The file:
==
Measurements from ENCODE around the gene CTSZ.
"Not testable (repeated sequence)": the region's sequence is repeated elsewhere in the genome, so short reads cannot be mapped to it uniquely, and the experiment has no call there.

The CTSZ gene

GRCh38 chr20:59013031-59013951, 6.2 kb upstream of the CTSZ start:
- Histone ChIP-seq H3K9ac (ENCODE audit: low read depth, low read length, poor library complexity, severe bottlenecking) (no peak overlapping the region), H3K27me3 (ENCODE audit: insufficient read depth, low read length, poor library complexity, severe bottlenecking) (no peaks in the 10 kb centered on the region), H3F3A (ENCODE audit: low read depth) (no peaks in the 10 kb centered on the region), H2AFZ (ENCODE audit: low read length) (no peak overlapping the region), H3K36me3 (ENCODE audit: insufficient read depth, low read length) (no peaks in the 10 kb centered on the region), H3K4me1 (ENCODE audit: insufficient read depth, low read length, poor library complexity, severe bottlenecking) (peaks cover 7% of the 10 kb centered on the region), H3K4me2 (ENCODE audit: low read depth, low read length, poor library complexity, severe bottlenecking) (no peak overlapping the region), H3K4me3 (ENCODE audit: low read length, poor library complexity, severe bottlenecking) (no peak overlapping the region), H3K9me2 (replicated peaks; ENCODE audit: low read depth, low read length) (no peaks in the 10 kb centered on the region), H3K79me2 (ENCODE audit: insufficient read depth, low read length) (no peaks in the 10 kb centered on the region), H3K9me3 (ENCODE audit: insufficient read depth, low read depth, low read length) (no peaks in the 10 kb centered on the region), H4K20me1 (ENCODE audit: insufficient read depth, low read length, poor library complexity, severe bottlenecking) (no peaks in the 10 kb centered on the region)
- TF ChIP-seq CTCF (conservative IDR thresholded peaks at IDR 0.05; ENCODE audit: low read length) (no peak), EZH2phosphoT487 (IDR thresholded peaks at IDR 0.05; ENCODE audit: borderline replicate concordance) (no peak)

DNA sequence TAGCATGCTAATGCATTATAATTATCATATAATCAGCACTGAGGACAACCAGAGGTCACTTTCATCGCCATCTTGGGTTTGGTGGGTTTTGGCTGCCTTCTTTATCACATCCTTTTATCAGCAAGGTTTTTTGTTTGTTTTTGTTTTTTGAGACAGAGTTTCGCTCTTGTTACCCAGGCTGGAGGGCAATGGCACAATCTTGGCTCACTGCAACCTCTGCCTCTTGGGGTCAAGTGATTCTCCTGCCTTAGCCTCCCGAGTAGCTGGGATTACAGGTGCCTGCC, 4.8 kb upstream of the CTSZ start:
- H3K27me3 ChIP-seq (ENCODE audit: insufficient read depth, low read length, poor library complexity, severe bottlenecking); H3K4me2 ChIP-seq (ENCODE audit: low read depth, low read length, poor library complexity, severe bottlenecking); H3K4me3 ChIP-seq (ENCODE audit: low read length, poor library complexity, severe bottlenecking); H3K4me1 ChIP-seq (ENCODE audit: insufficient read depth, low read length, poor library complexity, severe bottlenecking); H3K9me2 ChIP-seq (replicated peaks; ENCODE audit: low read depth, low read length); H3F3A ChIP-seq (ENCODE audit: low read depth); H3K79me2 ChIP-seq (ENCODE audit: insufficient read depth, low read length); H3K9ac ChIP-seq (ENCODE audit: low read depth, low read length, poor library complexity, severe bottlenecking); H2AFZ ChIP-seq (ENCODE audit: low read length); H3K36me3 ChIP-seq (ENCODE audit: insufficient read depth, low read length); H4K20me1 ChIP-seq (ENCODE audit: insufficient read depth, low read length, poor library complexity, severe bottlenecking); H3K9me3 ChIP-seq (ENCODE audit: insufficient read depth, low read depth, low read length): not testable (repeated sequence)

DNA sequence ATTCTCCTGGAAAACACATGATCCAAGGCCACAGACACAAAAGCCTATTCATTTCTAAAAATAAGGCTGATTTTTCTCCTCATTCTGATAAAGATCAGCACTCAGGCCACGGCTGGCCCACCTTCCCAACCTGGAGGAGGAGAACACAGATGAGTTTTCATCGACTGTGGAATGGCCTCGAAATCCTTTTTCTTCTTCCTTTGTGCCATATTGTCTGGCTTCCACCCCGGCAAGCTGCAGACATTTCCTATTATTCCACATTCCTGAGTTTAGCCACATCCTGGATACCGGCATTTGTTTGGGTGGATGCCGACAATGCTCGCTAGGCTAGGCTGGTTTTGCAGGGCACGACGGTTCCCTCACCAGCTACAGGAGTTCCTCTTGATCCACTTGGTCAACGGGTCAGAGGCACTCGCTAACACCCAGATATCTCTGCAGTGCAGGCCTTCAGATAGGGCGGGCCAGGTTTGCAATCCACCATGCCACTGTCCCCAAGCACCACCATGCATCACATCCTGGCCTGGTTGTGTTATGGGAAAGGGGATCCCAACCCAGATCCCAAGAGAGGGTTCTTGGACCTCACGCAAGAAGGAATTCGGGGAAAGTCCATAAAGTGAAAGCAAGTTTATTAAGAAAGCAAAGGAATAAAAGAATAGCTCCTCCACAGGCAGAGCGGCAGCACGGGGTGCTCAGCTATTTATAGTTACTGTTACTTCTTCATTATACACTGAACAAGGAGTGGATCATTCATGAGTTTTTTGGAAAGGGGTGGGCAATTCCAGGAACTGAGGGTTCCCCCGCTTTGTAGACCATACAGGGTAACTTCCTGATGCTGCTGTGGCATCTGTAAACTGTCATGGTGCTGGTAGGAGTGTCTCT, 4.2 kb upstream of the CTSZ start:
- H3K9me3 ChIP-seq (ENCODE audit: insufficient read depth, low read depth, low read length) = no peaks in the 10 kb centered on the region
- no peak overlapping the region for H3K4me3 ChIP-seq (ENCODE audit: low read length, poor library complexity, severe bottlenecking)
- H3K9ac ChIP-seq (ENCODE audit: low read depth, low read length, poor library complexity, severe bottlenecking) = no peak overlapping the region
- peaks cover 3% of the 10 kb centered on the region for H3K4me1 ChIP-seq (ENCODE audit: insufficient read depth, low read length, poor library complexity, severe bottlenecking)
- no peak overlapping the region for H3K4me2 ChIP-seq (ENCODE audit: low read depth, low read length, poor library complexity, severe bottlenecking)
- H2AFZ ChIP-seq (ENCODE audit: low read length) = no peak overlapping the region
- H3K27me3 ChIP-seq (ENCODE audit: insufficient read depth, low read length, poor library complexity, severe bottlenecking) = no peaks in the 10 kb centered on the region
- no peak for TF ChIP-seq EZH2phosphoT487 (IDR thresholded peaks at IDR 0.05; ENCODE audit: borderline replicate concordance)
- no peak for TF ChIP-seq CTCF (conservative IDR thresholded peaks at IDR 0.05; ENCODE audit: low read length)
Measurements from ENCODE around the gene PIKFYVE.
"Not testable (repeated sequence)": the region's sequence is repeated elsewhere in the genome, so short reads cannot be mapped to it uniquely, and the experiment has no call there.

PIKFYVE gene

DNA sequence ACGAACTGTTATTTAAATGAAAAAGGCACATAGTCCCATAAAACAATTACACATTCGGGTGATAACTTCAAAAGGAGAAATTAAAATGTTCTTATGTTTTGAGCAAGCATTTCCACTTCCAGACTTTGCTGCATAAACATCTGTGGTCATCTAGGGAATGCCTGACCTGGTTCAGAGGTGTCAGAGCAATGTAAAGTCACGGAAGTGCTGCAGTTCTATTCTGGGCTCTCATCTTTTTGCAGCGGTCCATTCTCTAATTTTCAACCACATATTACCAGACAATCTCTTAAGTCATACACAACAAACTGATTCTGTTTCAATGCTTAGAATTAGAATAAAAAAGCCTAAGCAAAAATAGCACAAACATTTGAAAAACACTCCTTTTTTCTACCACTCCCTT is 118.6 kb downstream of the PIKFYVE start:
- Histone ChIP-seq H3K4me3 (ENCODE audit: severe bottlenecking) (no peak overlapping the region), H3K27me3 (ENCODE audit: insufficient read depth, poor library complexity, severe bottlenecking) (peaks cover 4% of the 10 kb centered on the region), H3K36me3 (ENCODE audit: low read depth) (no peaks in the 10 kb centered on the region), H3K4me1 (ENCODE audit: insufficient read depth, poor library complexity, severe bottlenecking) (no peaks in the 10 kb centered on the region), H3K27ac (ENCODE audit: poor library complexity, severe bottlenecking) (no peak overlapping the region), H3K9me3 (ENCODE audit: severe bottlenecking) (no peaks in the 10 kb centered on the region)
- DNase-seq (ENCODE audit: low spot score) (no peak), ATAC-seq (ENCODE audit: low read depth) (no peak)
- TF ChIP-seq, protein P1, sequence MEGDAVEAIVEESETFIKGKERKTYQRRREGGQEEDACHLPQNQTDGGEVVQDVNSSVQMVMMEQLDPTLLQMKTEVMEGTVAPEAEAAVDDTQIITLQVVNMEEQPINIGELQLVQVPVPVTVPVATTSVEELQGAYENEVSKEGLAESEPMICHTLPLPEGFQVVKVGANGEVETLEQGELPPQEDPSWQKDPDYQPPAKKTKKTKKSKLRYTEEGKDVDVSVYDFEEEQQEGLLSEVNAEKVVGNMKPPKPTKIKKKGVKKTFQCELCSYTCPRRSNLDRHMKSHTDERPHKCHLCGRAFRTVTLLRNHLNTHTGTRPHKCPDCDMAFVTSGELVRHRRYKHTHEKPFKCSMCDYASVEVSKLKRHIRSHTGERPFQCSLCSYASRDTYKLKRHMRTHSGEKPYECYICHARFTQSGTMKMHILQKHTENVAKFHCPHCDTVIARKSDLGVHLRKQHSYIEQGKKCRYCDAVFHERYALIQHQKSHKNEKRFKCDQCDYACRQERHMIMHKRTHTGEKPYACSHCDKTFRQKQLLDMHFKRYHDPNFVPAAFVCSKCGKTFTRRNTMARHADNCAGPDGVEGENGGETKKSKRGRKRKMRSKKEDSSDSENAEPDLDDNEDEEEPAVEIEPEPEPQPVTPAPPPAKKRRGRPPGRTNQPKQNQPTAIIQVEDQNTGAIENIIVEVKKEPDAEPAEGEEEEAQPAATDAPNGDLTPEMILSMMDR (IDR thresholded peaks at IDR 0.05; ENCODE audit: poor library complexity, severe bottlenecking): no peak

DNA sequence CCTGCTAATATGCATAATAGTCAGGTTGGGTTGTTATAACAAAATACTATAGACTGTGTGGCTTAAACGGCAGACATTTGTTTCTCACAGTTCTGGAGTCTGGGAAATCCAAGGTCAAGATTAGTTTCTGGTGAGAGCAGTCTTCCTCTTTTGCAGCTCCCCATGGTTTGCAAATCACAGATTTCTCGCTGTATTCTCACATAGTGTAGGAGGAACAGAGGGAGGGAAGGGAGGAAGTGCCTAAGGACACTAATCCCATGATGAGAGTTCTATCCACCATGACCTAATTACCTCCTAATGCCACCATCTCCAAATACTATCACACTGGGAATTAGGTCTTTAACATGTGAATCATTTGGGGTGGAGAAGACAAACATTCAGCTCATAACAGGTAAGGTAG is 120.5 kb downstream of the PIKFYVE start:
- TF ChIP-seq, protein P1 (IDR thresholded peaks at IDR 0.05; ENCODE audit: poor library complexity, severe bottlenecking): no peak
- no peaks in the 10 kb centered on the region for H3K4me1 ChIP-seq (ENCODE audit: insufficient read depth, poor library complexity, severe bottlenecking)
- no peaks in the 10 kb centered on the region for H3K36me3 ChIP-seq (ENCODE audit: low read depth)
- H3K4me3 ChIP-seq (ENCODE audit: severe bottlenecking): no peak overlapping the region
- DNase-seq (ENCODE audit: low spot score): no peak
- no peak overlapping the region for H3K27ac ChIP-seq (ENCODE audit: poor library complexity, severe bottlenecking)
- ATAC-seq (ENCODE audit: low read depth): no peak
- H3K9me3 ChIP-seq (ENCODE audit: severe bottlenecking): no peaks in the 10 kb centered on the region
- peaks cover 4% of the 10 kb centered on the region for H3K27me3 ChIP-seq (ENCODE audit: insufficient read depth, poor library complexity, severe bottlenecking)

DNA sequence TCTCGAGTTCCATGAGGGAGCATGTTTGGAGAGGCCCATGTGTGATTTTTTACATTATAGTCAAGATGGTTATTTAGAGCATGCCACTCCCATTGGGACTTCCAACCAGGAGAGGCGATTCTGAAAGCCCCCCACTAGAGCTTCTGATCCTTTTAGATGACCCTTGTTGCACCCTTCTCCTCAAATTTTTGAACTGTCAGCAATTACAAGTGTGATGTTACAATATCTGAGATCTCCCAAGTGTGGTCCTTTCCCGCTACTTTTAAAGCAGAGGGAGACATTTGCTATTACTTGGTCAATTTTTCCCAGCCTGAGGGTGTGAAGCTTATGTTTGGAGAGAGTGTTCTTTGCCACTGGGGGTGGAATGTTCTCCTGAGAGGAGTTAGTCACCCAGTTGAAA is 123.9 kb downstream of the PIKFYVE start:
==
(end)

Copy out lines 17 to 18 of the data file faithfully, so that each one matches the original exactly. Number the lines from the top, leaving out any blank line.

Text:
- no peak for TF ChIP-seq EZH2phosphoT487 (IDR thresholded peaks at IDR 0.05; ENCODE audit: borderline replicate concordance)
- no peak for TF ChIP-seq CTCF (conservative IDR thresholded peaks at IDR 0.05; ENCODE audit: low read length)